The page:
Although Europe and the US are currently Volvo’s two main markets, Geely has said it wants to develop the firm’s Chinese business to be of equal size to its non-Chinese business. Geely is the 12th largest automaker in China but the second largest that is not at least part state owned. Buying Volvo gives the firm access to technology and an international footprint that would otherwise takes years to develop. As the Boston Globe puts it this is Geely’s bid to break out of the basement.

Are emerging market manufacturers purchases of established western rivals an act of egotism or good long-term investments? Often it looks like the former. You have to wonder what Tata is really going to do with Jaguar Land Rover or with Corus Steel, but Geely’s purchase of Volvo does have much to commend it.  Ford-Volvo’s technology is world class and it was apparently security of that technology that was more of a sticking point in the company sale than the price. Geely is looking to build substantial manufacturing facilities and a supply chain in China to make the Volvo line up for the local market. Quite how Geely is going to improve Volvo’s European operations economics to get them making money though remains uncertain. Expect to see component manufacture move to Geely’s China supply chain over the coming years as the new owners struggle to bring the European operations back into the black.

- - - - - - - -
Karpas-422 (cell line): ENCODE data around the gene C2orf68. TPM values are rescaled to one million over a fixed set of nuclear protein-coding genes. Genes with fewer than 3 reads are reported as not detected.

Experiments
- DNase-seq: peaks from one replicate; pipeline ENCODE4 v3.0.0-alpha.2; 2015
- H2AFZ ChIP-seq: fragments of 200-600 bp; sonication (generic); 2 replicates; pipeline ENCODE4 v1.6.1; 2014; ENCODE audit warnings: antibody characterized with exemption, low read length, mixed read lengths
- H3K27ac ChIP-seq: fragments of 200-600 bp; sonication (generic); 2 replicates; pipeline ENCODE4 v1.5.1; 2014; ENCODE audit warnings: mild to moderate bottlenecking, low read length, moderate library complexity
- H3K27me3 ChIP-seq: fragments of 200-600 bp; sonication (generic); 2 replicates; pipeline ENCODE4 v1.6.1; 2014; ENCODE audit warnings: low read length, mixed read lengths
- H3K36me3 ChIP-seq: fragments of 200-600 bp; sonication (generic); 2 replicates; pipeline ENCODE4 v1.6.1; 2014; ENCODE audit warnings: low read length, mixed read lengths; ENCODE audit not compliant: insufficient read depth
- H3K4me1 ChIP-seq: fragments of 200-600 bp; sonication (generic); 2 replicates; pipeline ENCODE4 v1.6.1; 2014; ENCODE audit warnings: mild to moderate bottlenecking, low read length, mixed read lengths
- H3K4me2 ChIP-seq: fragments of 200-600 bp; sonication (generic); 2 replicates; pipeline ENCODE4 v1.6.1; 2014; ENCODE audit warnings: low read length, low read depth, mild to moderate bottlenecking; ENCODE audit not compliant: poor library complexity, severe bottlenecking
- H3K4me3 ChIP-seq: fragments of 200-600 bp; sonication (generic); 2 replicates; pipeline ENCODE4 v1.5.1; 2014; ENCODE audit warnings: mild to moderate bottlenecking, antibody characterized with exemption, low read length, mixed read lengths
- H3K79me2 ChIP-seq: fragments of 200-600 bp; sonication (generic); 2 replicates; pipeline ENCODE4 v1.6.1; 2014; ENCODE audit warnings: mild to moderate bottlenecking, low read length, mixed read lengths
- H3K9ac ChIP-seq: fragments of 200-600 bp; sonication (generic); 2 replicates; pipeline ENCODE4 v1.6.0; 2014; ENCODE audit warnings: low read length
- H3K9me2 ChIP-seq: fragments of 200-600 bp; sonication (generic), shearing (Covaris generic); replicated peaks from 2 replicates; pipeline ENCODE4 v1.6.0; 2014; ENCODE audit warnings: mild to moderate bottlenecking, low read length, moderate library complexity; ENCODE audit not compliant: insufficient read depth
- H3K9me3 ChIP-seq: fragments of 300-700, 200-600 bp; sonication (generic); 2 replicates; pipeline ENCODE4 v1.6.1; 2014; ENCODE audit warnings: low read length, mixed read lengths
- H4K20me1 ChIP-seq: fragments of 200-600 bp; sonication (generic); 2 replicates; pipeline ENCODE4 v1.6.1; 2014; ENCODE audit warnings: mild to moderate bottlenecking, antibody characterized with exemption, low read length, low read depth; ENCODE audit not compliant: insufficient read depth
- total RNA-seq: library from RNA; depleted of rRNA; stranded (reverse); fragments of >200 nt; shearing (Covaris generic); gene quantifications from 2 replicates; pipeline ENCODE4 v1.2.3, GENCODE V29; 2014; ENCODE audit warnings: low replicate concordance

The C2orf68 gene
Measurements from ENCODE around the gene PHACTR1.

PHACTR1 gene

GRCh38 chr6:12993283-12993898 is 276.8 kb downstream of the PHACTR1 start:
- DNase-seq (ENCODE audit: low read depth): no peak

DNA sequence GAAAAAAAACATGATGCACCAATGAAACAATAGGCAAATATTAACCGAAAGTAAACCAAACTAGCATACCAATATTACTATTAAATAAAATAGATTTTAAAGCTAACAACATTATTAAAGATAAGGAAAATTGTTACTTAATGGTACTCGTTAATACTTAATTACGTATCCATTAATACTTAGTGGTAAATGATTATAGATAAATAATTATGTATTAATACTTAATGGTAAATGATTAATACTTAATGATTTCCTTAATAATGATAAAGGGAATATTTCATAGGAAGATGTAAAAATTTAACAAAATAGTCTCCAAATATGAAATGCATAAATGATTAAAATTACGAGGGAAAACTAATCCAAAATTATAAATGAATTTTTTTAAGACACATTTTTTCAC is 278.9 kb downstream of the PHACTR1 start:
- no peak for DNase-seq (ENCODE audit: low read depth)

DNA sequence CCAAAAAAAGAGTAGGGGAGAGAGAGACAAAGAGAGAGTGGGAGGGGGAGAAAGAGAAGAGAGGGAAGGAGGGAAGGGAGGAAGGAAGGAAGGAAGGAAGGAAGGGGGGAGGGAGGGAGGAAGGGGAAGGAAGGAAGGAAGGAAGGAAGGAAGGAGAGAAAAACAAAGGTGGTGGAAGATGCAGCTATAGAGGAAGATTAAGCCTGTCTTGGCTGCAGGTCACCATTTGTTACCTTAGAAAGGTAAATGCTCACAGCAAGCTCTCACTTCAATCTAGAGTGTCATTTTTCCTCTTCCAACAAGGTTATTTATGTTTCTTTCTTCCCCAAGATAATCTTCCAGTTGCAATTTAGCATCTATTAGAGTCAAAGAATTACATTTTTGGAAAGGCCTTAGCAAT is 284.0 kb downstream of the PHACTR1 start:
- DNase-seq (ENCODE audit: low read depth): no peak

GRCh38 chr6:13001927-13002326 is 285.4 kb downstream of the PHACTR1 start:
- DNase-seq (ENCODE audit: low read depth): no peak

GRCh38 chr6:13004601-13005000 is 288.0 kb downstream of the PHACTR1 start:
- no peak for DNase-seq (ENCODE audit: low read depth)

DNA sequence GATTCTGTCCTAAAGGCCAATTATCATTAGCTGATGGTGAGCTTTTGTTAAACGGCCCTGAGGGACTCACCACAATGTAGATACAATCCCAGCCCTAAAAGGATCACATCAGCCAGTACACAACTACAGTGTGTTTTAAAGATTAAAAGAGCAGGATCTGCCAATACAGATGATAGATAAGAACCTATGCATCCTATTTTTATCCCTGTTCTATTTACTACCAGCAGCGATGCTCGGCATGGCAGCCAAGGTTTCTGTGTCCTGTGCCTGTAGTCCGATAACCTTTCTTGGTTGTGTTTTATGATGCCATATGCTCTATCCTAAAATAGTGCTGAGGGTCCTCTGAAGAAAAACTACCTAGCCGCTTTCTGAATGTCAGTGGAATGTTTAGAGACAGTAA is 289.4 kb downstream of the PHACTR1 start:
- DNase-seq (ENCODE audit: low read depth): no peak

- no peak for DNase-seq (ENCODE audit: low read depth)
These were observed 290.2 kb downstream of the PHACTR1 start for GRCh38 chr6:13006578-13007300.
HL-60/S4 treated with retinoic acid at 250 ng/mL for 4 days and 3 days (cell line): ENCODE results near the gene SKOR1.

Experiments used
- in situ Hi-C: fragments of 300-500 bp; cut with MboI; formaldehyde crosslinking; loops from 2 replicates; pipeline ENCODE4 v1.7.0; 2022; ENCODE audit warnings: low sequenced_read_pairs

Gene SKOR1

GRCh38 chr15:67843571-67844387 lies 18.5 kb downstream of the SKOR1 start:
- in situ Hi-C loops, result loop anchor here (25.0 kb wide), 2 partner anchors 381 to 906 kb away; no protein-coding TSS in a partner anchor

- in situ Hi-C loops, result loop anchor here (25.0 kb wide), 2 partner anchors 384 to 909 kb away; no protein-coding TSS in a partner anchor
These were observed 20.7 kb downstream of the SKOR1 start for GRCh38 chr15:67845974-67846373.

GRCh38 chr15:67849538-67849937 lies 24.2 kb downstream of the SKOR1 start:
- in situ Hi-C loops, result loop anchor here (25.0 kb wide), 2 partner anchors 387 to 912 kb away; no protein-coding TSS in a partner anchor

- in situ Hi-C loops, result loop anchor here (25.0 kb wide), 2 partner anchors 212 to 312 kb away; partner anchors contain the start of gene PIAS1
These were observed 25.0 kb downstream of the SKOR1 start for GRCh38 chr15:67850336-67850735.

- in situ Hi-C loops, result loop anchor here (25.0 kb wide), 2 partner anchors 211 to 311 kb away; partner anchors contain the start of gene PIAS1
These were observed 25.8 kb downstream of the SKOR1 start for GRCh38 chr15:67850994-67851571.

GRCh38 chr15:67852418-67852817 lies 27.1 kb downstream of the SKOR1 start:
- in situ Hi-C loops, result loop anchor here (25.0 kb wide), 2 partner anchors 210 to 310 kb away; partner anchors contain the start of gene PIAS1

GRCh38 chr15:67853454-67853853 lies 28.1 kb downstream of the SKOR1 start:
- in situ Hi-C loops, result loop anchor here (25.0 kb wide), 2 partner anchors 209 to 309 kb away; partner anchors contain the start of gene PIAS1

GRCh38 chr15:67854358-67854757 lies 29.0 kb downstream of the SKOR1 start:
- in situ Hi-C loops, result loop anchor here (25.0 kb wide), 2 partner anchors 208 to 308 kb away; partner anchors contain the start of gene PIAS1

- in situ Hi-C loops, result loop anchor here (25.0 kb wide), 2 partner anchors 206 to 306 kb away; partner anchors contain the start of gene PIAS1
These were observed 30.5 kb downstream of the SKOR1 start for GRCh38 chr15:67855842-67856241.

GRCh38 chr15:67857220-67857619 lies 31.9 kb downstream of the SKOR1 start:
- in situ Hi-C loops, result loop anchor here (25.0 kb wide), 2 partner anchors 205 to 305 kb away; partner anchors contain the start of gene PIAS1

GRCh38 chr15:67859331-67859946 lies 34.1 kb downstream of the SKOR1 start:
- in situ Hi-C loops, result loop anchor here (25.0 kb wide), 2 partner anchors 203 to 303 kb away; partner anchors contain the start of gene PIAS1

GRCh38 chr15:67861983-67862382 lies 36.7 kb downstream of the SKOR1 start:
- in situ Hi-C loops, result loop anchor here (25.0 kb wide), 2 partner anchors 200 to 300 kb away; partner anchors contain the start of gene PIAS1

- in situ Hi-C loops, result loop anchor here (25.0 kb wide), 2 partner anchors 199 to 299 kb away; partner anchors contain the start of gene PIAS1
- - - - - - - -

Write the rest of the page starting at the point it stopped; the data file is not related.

–Stuart Burns

We have spent a lot of time recently talking about and evangelizing the concept of getting one’s arms around all of the variables that impact the price (the forecast if you will) of a particular metal. I had the opportunity to speak with a senior sourcing professional at a Fortune 50 firm last week. We began talking about forecasting and why forecasting has become so difficult for so many organizations (including research organizations). It all seems to come down to those variables and perhaps more important, those “moving variables. When we agreed that R2 values (statistics talk sorry) start to fall down when projecting prices out by even 16 weeks this individual said to me, “how much of a price change is due to supply and demand factors (e.g. the explainable) and how much is the price change attributable to an ever-growing “unexplainable portion of the total? It’s that “un-explainable portion that, quite frankly, needs some explaining!